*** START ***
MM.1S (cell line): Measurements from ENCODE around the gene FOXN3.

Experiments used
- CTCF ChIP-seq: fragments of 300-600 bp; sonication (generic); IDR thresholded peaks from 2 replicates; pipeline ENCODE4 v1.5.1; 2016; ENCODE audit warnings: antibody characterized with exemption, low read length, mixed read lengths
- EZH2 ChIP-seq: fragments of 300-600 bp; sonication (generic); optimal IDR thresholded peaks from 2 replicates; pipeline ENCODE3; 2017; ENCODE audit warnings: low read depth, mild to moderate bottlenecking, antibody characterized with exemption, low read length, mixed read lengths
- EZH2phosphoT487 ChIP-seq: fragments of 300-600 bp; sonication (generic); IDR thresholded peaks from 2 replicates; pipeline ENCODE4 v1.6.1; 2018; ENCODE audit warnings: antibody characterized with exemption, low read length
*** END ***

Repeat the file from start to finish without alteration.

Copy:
MM.1S (cell line): Measurements from ENCODE around the gene FOXN3.

Experiments used
- CTCF ChIP-seq: fragments of 300-600 bp; sonication (generic); IDR thresholded peaks from 2 replicates; pipeline ENCODE4 v1.5.1; 2016; ENCODE audit warnings: antibody characterized with exemption, low read length, mixed read lengths
- EZH2 ChIP-seq: fragments of 300-600 bp; sonication (generic); optimal IDR thresholded peaks from 2 replicates; pipeline ENCODE3; 2017; ENCODE audit warnings: low read depth, mild to moderate bottlenecking, antibody characterized with exemption, low read length, mixed read lengths
- EZH2phosphoT487 ChIP-seq: fragments of 300-600 bp; sonication (generic); IDR thresholded peaks from 2 replicates; pipeline ENCODE4 v1.6.1; 2018; ENCODE audit warnings: antibody characterized with exemption, low read length